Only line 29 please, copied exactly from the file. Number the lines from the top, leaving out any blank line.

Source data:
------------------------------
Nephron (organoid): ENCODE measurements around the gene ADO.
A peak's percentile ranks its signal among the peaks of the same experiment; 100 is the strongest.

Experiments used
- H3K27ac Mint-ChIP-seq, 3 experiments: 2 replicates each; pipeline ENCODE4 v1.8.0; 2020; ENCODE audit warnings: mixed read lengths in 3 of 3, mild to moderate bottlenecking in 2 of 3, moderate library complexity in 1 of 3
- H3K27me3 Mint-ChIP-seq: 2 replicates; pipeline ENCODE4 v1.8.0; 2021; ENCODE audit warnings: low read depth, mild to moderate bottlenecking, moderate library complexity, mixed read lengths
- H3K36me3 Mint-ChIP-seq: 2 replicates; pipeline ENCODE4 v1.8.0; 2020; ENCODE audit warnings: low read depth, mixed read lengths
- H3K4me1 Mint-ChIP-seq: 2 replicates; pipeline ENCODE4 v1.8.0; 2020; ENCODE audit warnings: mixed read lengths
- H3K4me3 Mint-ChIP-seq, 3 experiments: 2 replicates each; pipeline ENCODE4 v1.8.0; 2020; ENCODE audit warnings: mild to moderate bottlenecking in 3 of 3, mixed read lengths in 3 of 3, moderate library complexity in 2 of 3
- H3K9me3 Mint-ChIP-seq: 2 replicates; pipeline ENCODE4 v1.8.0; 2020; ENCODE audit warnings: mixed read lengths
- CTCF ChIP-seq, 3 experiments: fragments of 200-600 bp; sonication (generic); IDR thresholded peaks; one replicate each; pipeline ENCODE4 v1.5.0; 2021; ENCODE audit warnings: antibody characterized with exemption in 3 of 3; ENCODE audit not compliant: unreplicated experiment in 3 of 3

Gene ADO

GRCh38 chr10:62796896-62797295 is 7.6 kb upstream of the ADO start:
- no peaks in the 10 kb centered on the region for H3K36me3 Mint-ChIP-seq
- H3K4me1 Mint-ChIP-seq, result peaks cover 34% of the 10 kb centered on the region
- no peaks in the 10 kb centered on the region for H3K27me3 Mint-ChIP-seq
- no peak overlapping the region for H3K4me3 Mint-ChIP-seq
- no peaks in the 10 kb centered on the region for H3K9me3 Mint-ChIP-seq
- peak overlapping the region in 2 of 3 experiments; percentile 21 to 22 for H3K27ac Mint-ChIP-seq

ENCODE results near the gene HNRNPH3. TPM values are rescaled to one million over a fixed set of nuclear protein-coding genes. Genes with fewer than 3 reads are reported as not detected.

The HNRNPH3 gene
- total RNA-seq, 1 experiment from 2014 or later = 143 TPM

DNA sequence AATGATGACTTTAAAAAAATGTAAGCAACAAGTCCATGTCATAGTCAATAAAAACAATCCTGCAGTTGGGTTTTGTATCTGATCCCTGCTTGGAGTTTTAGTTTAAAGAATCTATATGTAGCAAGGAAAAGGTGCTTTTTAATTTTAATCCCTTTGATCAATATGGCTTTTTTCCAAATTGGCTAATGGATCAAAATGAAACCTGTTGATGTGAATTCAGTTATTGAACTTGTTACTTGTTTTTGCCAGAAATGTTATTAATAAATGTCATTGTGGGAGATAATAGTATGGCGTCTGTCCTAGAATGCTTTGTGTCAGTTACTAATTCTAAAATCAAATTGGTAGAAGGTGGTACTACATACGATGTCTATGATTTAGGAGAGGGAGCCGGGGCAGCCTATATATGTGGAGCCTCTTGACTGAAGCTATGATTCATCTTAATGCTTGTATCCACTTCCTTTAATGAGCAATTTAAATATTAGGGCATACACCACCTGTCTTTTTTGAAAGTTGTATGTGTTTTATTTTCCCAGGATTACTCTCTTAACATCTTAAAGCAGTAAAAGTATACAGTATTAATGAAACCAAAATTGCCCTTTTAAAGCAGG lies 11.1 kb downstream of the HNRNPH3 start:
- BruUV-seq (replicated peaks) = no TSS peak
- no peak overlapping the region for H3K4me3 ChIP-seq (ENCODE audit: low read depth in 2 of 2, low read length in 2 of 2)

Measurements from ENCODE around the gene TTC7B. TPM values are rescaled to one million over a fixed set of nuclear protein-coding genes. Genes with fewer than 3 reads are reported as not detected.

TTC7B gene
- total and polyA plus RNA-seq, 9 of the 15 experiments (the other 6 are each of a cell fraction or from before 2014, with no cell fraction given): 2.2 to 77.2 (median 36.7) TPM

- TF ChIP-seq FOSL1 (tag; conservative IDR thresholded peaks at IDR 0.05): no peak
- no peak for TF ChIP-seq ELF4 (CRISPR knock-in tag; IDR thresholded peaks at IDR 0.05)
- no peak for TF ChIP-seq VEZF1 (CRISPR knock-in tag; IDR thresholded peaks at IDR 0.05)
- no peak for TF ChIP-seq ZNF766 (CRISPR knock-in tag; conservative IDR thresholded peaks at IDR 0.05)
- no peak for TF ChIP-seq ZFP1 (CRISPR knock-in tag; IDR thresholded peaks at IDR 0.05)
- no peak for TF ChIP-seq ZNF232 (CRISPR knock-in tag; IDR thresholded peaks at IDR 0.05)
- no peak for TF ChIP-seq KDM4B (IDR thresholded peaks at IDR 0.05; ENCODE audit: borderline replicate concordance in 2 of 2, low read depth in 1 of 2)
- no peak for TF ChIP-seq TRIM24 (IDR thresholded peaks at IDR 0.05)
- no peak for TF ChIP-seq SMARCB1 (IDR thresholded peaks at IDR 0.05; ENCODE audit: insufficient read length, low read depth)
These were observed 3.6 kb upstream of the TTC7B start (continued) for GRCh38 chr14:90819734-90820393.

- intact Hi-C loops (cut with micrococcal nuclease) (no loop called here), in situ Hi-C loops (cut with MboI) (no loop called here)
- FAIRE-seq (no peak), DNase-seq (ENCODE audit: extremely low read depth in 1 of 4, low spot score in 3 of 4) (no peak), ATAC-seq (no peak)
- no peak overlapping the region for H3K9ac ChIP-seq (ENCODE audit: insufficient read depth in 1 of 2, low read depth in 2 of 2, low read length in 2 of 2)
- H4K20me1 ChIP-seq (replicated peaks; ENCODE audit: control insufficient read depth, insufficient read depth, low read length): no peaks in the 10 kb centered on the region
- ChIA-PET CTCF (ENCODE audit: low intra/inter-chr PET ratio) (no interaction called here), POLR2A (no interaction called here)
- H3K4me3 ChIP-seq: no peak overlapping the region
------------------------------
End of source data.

- no peak for TF ChIP-seq ELF4 (CRISPR knock-in tag; IDR thresholded peaks at IDR 0.05)